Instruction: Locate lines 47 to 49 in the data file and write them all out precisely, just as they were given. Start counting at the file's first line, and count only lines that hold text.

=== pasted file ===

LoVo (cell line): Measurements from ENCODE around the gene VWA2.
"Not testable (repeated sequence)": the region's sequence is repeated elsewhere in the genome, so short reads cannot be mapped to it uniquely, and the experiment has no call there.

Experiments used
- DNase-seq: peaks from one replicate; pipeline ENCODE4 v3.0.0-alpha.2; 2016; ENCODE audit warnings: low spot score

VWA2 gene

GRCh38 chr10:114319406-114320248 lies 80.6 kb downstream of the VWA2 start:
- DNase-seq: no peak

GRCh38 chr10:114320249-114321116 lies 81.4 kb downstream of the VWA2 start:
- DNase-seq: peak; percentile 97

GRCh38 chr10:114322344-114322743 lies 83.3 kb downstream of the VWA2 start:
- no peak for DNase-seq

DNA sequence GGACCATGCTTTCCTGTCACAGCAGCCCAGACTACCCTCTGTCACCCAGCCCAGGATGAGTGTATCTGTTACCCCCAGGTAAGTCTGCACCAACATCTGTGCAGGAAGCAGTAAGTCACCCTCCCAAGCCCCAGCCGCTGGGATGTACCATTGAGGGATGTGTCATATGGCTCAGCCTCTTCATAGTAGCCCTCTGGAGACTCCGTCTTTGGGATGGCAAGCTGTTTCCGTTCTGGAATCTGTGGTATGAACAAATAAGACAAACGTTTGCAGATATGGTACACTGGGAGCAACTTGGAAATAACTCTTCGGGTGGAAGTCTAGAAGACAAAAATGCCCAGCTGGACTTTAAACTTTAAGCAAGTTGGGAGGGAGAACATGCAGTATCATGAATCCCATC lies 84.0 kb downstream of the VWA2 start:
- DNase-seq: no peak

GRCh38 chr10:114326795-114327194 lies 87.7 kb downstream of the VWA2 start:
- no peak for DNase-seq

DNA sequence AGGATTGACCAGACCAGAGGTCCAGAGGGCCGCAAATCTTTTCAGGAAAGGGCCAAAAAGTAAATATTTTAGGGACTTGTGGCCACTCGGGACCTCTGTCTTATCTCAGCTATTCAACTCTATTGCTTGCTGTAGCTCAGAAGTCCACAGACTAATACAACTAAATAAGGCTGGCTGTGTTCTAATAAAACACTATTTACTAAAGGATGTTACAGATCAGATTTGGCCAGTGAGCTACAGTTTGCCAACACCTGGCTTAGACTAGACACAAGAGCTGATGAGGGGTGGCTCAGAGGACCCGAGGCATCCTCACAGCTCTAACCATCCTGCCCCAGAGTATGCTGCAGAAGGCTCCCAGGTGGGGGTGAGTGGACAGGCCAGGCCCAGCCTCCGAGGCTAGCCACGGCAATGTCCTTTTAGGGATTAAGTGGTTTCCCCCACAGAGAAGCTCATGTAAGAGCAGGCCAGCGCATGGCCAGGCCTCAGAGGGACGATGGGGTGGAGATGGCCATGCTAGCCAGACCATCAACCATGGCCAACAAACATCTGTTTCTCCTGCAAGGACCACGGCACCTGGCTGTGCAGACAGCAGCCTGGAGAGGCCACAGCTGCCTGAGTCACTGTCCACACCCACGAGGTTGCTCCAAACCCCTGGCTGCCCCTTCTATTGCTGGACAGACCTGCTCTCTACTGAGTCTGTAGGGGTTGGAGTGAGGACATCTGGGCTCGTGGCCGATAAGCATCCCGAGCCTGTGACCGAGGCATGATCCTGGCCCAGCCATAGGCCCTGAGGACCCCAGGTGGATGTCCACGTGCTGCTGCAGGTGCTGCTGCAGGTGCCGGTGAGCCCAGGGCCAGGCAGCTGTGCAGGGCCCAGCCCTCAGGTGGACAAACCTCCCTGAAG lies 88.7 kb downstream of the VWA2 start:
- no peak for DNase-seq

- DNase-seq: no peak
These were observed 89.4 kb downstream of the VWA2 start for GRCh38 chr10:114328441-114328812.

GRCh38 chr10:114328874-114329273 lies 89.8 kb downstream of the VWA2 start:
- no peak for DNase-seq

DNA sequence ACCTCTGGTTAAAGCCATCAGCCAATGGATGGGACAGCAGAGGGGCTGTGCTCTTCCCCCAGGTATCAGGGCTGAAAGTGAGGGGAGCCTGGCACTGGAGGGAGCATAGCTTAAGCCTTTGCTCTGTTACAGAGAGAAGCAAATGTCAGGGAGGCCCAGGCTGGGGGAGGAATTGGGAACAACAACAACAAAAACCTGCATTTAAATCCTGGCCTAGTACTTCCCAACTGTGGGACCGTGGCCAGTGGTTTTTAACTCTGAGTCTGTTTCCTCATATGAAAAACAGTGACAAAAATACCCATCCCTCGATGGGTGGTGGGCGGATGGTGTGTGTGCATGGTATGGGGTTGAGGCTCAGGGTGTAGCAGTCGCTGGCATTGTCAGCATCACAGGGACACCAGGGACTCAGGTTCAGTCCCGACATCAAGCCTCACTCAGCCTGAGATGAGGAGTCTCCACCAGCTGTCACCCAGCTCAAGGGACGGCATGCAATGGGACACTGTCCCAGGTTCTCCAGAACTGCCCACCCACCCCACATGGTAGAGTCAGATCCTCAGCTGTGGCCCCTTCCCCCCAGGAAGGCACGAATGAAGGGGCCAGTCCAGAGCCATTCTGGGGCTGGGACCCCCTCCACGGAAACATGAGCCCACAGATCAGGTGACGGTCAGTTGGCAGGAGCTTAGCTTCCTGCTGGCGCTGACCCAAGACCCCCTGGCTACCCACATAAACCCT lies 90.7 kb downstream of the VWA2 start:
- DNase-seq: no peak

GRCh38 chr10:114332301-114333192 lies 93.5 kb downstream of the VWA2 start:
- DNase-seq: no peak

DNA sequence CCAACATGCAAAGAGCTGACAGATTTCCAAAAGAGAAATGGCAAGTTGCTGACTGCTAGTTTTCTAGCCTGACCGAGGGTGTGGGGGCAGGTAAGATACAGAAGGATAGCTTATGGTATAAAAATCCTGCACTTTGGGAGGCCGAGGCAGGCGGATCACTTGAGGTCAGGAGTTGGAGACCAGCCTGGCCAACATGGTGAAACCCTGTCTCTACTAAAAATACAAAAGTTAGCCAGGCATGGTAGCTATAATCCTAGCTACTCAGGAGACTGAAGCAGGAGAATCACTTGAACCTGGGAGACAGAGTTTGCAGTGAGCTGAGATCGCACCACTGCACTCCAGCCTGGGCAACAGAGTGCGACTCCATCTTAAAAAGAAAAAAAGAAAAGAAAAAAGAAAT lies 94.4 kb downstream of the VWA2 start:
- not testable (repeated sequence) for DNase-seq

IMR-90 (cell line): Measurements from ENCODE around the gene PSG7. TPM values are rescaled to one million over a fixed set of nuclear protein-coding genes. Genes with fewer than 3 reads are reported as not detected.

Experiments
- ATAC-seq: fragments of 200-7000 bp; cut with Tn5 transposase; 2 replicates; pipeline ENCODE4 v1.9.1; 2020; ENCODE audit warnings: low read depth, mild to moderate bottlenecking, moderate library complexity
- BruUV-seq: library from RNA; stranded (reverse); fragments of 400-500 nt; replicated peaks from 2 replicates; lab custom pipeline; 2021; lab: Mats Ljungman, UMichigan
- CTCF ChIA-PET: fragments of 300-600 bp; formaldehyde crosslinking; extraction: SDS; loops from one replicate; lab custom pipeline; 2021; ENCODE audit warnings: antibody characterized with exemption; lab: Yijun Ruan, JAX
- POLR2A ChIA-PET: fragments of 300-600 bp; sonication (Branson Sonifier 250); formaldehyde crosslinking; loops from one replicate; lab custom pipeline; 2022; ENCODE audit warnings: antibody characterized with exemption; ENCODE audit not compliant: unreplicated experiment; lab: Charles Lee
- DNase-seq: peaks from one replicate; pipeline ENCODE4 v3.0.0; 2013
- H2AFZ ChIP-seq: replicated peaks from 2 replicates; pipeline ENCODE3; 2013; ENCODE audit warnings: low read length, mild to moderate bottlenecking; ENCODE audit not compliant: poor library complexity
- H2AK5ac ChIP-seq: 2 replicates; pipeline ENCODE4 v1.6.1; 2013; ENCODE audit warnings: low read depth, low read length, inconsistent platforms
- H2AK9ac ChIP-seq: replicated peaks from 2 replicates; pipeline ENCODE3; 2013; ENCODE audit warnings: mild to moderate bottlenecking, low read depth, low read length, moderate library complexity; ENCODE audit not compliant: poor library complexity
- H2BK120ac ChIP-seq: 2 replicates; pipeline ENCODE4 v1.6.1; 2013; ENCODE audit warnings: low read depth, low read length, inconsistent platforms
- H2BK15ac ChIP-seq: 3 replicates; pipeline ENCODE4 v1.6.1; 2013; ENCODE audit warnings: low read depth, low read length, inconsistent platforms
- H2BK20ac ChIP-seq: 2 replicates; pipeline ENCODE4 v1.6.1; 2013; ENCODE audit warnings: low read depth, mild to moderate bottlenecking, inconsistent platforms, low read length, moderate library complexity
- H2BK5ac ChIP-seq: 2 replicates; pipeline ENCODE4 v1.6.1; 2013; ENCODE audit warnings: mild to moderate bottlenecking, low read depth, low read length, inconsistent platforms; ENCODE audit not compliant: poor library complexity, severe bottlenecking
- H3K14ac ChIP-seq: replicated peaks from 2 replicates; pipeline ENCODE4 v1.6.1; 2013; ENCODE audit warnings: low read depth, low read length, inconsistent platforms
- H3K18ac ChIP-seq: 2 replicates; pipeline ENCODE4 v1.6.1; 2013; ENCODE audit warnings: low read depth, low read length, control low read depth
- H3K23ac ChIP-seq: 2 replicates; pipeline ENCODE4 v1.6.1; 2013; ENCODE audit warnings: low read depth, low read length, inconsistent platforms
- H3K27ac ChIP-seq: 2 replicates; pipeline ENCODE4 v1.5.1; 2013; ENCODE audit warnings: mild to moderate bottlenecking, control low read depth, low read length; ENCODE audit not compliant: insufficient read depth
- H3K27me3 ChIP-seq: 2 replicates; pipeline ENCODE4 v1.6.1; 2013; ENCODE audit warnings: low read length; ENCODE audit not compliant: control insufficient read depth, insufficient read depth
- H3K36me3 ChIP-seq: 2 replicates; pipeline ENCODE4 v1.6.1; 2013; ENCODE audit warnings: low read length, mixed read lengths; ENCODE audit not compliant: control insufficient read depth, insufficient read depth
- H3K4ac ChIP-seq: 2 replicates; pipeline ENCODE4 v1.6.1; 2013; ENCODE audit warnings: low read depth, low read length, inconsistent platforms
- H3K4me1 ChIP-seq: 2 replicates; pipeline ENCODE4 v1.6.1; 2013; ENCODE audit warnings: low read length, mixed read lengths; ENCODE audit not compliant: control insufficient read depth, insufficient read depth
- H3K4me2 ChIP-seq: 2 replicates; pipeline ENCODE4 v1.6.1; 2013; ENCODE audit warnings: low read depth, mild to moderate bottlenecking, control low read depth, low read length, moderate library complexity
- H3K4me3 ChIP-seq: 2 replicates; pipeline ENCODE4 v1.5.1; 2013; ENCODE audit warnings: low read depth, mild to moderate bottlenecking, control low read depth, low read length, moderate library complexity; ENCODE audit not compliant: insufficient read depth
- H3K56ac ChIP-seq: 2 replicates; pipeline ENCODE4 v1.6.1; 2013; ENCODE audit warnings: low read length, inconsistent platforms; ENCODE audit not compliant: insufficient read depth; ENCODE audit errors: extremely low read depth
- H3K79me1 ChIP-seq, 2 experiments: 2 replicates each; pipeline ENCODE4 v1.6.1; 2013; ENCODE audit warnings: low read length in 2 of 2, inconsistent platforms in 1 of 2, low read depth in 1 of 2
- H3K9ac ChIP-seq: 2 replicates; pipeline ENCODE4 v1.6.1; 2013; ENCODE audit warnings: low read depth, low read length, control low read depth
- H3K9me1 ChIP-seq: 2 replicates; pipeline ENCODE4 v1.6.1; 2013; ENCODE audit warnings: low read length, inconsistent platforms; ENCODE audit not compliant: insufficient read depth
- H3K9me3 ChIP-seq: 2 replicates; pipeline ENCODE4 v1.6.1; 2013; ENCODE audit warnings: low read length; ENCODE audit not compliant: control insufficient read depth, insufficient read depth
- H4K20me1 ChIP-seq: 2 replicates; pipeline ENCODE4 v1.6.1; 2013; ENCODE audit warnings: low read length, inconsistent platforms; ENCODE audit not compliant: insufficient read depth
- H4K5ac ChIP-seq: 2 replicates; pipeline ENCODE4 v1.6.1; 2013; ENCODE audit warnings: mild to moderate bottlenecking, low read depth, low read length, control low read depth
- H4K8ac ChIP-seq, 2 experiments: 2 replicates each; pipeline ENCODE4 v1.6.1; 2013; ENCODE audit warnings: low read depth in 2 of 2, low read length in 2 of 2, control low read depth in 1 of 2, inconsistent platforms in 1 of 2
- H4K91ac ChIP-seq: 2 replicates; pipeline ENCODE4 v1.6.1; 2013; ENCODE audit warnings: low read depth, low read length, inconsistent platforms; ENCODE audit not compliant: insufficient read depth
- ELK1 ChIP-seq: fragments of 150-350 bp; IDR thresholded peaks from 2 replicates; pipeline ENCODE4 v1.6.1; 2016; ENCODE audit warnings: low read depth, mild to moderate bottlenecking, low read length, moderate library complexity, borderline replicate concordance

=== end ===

- H3K36me3 ChIP-seq: 2 replicates; pipeline ENCODE4 v1.6.1; 2013; ENCODE audit warnings: low read length, mixed read lengths; ENCODE audit not compliant: control insufficient read depth, insufficient read depth
- H3K4ac ChIP-seq: 2 replicates; pipeline ENCODE4 v1.6.1; 2013; ENCODE audit warnings: low read depth, low read length, inconsistent platforms
- H3K4me1 ChIP-seq: 2 replicates; pipeline ENCODE4 v1.6.1; 2013; ENCODE audit warnings: low read length, mixed read lengths; ENCODE audit not compliant: control insufficient read depth, insufficient read depth